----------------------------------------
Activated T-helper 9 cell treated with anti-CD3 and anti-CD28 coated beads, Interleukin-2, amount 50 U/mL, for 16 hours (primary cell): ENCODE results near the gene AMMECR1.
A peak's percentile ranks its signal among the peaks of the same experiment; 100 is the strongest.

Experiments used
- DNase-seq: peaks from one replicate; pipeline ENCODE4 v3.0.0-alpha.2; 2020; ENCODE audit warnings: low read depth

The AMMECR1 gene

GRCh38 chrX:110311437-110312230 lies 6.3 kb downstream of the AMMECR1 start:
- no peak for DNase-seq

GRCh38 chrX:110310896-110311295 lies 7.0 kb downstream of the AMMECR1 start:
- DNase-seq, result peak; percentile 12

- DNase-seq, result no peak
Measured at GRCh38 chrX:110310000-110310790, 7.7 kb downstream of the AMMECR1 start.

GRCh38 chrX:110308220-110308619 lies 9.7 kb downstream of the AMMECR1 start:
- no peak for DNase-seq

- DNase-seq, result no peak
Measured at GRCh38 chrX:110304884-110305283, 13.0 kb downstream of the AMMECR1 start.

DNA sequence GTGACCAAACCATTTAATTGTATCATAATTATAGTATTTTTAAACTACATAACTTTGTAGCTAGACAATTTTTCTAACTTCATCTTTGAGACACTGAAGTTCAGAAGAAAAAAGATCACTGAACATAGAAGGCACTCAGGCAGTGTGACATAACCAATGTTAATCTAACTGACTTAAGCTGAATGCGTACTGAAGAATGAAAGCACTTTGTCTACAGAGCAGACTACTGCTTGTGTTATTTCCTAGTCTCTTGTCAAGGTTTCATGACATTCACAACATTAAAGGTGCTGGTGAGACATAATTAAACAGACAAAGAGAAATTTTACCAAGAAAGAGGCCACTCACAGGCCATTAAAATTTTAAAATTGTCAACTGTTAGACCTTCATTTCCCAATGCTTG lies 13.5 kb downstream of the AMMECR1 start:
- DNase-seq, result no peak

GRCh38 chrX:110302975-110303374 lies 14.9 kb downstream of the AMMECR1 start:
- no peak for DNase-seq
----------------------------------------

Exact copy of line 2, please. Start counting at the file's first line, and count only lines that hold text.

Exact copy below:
A peak's percentile ranks its signal among the peaks of the same experiment; 100 is the strongest.